Yesterday information began to trickle out about the Meltdown and Spectre vulnerabilities. At ThinkStack we were speculating about the impact. This is the scariest vulnerability to date. But because it was so scary the reaction has largely been a swift reaction. In cases such as this, a vulnerability which spans many systems, the vulnerability is kept quiet for some time while all parties resolve the issue. Publicity on vulnerabilities like this often just allows the bad people an opportunity to exploit it before protections are in place.

The Good News

Intel, AMD, ARM, and all cloud providers were already notified of this issue back in June of 2017. This has allowed them ample time to resolve the vulnerability on their respective platforms.

Cloud Protected Checklist
As of 1/4/2018 all cloud platforms are reporting that they have resolved the vulnerability. Azure and AWS were both completing the final few percentages of affected systems the evening of 1/3/2018.

The Bad News

Microsoft, Android, Linux, and Unix are all pushing out patches to both server and workstation operating systems. This will take some time for those to propagate throughout the ecosystem. It’s very important to apply these patches as soon as possible. It’s important to note that even though the cloud subsystems are protected, the operating systems themselves still have vulnerabilities which are addressed in patches. Our recommendation is to run updates many times throughout the next two weeks. This should occur on all servers and workstations as the vulnerabilities are patched and as bugs are squashed.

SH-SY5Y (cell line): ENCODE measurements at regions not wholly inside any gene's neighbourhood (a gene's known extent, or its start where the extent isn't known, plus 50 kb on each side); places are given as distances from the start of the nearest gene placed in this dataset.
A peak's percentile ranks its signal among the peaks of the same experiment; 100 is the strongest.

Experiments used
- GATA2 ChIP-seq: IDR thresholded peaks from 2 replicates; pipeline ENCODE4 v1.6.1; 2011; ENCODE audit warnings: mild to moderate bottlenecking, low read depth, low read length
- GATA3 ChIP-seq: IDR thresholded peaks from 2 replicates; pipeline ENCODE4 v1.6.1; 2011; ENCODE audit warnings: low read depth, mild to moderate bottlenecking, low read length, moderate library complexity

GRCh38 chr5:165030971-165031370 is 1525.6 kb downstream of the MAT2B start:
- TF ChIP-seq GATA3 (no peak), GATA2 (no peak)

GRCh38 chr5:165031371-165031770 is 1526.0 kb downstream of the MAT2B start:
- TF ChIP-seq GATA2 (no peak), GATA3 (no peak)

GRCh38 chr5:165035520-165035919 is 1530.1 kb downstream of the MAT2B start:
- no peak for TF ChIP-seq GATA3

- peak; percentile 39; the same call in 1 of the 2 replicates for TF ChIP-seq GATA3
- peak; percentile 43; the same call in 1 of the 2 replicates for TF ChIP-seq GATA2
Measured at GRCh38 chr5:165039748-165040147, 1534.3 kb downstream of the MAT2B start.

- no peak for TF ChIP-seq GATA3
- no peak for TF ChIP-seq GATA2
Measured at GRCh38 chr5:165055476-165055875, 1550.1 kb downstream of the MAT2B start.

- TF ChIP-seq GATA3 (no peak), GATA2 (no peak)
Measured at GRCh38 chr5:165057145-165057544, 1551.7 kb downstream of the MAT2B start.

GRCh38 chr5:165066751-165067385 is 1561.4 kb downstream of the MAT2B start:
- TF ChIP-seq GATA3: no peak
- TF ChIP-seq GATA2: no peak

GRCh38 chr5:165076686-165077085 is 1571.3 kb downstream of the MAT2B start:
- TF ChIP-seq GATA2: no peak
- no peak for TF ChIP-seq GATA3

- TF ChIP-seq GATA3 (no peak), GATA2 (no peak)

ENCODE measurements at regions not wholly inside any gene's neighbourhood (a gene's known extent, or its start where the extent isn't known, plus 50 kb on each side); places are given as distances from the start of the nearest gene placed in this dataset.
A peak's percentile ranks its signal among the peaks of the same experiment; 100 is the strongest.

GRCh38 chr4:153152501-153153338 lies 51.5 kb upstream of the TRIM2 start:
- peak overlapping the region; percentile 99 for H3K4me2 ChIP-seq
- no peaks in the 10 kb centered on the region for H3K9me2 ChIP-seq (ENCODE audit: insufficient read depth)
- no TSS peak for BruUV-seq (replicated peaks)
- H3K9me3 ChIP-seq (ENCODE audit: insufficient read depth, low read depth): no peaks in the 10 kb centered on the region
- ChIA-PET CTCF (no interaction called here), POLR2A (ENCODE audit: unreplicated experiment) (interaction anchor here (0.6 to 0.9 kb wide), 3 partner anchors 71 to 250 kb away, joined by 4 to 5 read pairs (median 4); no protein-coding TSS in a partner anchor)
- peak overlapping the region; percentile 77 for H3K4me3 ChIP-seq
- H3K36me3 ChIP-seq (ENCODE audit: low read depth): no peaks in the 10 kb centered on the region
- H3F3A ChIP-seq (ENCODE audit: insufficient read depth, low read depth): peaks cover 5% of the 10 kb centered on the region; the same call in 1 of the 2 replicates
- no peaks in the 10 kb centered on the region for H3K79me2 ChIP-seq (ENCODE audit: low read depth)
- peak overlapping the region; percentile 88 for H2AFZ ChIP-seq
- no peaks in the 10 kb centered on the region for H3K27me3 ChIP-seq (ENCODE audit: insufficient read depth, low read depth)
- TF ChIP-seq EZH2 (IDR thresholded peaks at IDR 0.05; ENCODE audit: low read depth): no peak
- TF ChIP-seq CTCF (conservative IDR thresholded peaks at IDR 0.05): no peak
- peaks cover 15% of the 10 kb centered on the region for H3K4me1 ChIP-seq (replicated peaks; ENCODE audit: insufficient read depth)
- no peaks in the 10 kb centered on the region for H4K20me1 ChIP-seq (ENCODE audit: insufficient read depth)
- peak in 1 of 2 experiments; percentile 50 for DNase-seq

The Ugly News

These issues have been in the wild now for many years, in the case of Spectre two decades. Researchers have yet to see a live implementation of the vulnerability, however, that doesn’t mean there haven’t been instances of exploitation. The fixes to ‘Meltdown’ may result in up to a 30% decrease in performance. Since the issue has been patched you’ve already been seeing the performance hit within each of the clouds. Amazon and Microsoft have both stated they have optimized around the issue to minimize the impact.

The technical world will be feeling the impact of this issue for years to come until the physical CPUs are replaced organically.

For further information please see the amazingly well written article at: